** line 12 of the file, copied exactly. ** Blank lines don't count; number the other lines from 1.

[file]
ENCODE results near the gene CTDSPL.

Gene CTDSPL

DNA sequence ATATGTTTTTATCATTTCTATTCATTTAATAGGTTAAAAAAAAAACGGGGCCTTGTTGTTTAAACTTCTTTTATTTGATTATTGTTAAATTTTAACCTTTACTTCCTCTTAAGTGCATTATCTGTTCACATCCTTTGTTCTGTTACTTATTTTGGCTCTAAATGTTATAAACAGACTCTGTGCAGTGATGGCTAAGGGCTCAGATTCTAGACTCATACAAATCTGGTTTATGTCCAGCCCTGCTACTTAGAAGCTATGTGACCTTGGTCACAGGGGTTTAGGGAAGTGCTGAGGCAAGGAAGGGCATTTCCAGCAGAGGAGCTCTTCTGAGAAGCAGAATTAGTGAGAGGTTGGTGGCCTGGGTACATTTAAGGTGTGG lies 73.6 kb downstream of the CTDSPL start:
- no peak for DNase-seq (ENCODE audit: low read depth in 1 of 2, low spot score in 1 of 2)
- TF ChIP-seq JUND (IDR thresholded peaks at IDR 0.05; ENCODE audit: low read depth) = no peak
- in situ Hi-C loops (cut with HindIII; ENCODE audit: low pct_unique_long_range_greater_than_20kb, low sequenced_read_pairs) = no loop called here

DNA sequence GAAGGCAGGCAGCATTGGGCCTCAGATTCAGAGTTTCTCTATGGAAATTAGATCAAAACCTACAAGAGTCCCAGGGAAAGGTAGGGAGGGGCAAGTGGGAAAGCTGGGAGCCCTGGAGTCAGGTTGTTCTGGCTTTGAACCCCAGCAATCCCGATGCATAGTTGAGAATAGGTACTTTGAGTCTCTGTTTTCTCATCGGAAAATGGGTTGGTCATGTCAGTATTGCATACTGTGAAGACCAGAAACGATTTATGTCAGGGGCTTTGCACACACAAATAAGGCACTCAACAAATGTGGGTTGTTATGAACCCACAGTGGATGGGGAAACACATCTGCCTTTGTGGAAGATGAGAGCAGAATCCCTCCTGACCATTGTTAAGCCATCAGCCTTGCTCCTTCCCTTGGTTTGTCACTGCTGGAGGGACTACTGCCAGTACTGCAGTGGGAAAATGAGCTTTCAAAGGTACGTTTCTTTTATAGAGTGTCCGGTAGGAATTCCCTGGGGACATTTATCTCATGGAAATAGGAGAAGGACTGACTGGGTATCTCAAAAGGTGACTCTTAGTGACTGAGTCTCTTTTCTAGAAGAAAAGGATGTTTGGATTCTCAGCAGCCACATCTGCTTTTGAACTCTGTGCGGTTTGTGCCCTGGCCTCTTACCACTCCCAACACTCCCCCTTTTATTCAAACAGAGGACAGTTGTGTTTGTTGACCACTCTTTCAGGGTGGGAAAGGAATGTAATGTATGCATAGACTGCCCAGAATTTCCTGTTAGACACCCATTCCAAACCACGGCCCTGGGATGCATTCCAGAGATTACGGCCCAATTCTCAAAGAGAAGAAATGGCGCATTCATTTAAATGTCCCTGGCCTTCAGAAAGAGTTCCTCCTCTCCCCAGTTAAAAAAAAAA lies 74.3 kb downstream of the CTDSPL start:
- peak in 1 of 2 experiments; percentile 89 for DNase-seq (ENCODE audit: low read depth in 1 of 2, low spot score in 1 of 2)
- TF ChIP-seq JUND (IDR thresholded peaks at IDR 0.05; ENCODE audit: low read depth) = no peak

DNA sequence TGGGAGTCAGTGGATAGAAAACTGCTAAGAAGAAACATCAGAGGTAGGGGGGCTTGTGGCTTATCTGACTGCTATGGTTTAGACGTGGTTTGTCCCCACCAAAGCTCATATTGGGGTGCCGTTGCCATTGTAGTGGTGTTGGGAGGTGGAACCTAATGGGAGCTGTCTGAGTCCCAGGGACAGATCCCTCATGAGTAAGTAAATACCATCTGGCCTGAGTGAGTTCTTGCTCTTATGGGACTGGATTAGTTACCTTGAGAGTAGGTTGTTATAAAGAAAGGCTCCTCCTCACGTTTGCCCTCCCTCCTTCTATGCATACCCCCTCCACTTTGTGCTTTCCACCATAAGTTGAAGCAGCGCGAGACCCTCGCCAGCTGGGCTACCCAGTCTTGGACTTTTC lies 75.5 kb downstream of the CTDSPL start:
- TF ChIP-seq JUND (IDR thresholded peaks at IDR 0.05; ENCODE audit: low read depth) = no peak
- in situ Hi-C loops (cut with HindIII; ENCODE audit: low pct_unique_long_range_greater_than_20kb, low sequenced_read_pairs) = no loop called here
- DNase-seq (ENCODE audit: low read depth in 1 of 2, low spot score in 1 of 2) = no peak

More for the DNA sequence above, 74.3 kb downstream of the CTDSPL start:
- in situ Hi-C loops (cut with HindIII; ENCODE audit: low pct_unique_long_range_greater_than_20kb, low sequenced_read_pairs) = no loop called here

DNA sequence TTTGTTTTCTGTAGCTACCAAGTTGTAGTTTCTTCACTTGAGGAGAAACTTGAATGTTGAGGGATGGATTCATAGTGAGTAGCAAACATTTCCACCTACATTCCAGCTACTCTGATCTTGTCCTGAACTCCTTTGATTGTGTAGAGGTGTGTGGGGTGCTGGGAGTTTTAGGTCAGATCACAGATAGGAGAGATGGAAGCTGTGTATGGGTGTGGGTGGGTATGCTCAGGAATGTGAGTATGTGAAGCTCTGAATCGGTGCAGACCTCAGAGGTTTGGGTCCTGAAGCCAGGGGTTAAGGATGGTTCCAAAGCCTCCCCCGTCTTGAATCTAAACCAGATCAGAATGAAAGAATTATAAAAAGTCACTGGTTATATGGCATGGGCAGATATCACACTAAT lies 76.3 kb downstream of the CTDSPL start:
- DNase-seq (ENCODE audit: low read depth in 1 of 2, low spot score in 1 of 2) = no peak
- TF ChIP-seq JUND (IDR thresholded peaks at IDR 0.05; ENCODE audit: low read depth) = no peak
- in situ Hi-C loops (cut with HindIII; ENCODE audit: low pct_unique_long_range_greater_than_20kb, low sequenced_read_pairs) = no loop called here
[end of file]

- in situ Hi-C loops (cut with HindIII; ENCODE audit: low pct_unique_long_range_greater_than_20kb, low sequenced_read_pairs) = no loop called here